Josh: That was probably the best shot of the whole movie. He’s vulnerable and then he comes into his power right then. The Stan Lee cameo was also really nice. They must have finished this before he died, so when he said, about Peter Parker, “I’m gonna miss him. We were friends, you know,” it felt like the film makers were talking about Stan Lee.
Arley: There’s only one thing that bothered me which probably won’t bother a lot of other people. Or, distracted me, at least. All of the Spider-People were like, I’m the only one that can save the city, which isn’t true because there are other superheroes. I mean, this is a rights thing, as you have mentioned before. Because of rights, we have to pretend like the Avengers, the Defenders, and so on, all of them don’t exist. But we know they do. And for each Spider-Person world? They are absent in all these worlds? No.
Josh: I do like that they’re taking a comic book movie and making it more science fiction. This was the best Spider-Man movie.
Arley: The best by Miles. Morales.
Directed by: Bob Persichetti, Peter Ramsey & Rodney Rothman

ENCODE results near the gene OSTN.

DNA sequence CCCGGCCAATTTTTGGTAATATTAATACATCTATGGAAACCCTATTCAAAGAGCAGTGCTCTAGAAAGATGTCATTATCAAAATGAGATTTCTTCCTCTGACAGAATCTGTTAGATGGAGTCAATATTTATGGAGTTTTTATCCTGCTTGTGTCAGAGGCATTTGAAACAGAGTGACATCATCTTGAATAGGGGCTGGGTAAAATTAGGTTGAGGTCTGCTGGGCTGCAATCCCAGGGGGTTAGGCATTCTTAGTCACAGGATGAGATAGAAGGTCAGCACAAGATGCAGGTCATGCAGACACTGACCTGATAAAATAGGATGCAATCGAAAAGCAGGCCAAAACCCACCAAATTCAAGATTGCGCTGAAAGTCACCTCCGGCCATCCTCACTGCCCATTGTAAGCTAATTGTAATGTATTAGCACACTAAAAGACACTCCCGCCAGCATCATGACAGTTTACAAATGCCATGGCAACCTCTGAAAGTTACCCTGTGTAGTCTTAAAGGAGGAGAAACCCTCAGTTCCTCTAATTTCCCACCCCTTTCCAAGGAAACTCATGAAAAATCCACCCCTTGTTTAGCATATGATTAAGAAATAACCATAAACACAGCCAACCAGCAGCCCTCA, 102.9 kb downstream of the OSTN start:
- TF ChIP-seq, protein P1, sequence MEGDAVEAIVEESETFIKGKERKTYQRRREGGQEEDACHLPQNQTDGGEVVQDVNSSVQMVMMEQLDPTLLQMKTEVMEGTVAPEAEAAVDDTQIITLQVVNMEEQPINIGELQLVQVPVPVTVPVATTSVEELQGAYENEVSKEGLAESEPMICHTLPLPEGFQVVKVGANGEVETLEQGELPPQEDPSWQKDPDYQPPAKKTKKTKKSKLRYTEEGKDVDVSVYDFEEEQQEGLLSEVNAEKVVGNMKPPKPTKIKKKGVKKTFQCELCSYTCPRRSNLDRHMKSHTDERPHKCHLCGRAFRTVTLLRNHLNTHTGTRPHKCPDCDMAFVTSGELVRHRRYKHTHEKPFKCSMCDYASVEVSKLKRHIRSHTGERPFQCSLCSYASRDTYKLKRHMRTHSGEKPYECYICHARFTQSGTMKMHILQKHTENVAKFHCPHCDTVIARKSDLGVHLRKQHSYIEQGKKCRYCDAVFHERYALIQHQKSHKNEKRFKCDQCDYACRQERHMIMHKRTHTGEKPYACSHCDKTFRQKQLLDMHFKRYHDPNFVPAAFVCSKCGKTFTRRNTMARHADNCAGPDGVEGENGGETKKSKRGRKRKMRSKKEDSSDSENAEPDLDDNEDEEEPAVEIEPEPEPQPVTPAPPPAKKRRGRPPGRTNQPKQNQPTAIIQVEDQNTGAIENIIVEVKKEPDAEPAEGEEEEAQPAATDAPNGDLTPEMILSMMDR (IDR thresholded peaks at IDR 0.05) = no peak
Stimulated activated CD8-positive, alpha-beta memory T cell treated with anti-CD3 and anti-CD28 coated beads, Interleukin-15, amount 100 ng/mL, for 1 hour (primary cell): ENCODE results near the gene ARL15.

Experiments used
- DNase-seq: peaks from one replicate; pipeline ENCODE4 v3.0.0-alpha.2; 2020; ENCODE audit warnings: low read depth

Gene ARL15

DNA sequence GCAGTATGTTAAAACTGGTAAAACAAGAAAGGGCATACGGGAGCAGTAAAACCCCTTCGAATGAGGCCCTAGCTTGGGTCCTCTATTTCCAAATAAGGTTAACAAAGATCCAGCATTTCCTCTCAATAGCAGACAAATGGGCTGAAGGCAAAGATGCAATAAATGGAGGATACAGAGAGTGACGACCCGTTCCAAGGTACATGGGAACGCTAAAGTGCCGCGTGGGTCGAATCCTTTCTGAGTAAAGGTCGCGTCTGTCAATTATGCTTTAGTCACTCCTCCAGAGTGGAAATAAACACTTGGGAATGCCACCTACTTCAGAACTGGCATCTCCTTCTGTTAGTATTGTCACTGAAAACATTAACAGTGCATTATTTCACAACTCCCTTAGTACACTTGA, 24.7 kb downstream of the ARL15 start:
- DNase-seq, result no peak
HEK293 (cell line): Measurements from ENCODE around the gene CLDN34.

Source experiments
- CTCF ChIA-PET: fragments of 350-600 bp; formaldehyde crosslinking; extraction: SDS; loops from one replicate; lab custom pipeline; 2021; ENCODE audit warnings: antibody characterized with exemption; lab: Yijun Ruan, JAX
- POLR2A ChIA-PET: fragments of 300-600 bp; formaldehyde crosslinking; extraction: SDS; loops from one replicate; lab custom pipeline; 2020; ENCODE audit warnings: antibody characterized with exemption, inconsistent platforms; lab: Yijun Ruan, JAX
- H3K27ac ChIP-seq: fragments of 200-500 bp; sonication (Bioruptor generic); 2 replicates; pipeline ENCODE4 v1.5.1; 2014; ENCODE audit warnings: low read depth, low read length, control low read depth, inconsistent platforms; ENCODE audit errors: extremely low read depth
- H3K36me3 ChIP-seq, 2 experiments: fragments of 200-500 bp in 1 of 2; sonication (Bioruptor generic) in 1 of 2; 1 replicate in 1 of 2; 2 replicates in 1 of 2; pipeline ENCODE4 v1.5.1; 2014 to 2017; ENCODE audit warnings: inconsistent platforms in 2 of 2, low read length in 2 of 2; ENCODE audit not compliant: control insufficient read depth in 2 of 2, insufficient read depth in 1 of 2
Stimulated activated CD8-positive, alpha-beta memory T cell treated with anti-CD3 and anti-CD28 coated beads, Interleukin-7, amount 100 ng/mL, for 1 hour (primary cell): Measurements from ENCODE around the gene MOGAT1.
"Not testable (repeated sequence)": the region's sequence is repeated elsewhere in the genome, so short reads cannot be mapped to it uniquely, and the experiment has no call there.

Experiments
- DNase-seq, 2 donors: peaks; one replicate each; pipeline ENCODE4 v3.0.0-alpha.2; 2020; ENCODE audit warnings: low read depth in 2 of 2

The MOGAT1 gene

Written by: Phil Lord & Rodney Rothman
Starring: Shameik Moore, Jake Johnson, Hailee Steinfeld, Mahershala Ali, Brian Tyree Henry, Lily Tomlin, Luna Lauren Velez, Zoë Kravitz, John Mulaney, Kimiko Glenn, Nicolas Cage, Kathryn Hahn, Liev Schreiber, Chris Pine & Natalie Morales
Based on characters by:
(Miles Morales) Brian Michael Bendis & artist Sara Pichelli
(Spider-Man) Stan Lee & writer-artist Steve Ditko
(Spider-Gwen) Jason Latour & Robbi Rodriguez (initial concept by Dan Slott)
JOSH PEARCE, Assistant Editor, started working at Locus in 2016. He studied creative writing at SFSU and has sold short stories and poems to a variety of speculative fiction magazines. Born and raised in the Bay Area, he currently lives in the East Bay with his wife and son and spends way too much time on Twitter: @fictionaljosh. One time, Ken Jennings signed his chest.
ARLEY SORG, Associate Editor, grew up in England, Hawaii, and Colorado. He studied Asian Religions at Pitzer College. He lives in Oakland, and usually writes in local coffee shops. A 2014 Odyssey Writing Workshop graduate, he is soldering together a novel, has thrown a few short stories into orbit, and hopes to launch more.